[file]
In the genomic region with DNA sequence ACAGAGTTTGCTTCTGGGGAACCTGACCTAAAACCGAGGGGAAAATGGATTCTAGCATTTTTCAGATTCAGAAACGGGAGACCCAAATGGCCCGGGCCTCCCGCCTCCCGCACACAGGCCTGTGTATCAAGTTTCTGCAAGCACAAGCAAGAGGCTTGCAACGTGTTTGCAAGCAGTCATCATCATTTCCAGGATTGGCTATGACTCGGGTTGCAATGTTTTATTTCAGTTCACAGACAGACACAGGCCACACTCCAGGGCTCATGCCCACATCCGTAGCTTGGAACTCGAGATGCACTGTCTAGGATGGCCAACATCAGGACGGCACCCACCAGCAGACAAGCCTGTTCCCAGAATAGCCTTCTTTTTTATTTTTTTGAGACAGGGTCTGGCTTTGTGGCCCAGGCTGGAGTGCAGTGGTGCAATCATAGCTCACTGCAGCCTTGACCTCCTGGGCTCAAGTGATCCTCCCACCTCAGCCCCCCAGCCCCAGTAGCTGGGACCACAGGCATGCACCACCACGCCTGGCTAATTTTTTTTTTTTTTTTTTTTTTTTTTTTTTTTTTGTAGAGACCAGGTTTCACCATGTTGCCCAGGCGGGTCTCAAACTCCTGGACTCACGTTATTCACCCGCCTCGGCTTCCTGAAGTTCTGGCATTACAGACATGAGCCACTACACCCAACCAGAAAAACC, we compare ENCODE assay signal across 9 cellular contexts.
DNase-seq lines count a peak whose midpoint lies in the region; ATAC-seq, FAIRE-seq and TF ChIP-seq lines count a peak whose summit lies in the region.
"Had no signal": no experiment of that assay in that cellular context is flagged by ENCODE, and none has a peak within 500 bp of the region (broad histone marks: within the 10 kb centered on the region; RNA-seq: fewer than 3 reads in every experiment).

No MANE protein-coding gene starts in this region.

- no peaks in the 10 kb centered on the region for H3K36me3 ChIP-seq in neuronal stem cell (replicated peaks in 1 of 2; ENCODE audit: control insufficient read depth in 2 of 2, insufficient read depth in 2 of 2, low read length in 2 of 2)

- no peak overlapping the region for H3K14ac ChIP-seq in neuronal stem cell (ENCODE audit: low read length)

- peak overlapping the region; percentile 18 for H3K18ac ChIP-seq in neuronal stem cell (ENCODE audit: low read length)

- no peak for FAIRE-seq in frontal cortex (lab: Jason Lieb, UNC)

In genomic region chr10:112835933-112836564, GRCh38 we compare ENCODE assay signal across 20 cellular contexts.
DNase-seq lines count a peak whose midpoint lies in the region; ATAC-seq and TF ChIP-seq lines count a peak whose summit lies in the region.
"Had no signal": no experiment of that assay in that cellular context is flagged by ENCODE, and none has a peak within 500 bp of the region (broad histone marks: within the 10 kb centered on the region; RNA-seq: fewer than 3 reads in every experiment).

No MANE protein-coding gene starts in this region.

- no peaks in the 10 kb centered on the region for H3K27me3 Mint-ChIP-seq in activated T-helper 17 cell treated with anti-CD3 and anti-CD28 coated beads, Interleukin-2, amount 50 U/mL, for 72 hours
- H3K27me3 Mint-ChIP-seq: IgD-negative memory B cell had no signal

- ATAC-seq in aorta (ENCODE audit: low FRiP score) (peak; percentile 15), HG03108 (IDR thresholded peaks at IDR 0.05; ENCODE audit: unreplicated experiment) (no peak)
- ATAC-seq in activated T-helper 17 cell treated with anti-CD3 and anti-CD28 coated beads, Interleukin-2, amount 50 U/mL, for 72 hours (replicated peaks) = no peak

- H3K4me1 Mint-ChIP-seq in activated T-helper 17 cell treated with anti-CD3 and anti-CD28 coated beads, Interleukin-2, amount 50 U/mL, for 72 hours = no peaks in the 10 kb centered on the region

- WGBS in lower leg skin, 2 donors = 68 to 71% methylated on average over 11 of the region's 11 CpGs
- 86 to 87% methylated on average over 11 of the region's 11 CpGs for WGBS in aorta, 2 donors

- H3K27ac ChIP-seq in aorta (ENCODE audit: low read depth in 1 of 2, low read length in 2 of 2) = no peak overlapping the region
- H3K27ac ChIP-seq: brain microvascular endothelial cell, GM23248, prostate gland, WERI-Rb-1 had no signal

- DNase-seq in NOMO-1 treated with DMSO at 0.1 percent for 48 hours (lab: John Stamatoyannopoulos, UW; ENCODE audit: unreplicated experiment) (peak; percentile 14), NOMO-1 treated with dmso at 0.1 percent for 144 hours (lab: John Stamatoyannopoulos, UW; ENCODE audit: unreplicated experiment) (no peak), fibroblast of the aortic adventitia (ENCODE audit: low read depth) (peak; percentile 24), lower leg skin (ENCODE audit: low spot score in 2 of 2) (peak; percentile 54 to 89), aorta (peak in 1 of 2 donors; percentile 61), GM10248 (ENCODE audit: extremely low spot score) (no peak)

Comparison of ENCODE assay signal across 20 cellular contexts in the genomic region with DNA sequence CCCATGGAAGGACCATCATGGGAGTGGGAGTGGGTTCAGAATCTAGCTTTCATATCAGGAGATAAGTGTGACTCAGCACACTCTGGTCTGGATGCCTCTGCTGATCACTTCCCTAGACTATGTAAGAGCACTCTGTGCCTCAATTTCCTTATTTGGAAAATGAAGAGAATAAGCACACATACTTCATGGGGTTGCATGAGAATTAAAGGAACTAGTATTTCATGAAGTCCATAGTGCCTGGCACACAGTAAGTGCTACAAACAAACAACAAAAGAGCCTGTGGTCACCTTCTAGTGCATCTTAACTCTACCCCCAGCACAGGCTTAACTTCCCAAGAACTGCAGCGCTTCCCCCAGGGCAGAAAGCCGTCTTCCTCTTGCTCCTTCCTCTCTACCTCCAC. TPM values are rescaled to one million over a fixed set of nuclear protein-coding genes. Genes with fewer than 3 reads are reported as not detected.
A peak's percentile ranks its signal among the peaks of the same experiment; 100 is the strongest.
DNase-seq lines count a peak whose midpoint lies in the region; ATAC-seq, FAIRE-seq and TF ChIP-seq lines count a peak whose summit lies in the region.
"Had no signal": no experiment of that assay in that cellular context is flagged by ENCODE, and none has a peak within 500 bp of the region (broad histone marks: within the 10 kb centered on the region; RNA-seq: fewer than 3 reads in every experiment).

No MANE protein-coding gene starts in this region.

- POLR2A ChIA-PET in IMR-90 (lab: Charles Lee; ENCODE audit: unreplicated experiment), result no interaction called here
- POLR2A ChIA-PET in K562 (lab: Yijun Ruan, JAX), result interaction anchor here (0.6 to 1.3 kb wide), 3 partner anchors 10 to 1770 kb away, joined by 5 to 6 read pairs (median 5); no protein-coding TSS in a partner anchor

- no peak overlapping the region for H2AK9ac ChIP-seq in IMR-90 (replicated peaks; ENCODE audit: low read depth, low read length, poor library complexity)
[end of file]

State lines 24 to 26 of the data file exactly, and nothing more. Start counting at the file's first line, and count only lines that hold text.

A peak's percentile ranks its signal among the peaks of the same experiment; 100 is the strongest.
DNase-seq lines count a peak whose midpoint lies in the region; ATAC-seq, FAIRE-seq and TF ChIP-seq lines count a peak whose summit lies in the region.
"Had no signal": no experiment of that assay in that cellular context is flagged by ENCODE, and none has a peak within 500 bp of the region (broad histone marks: within the 10 kb centered on the region; RNA-seq: fewer than 3 reads in every experiment).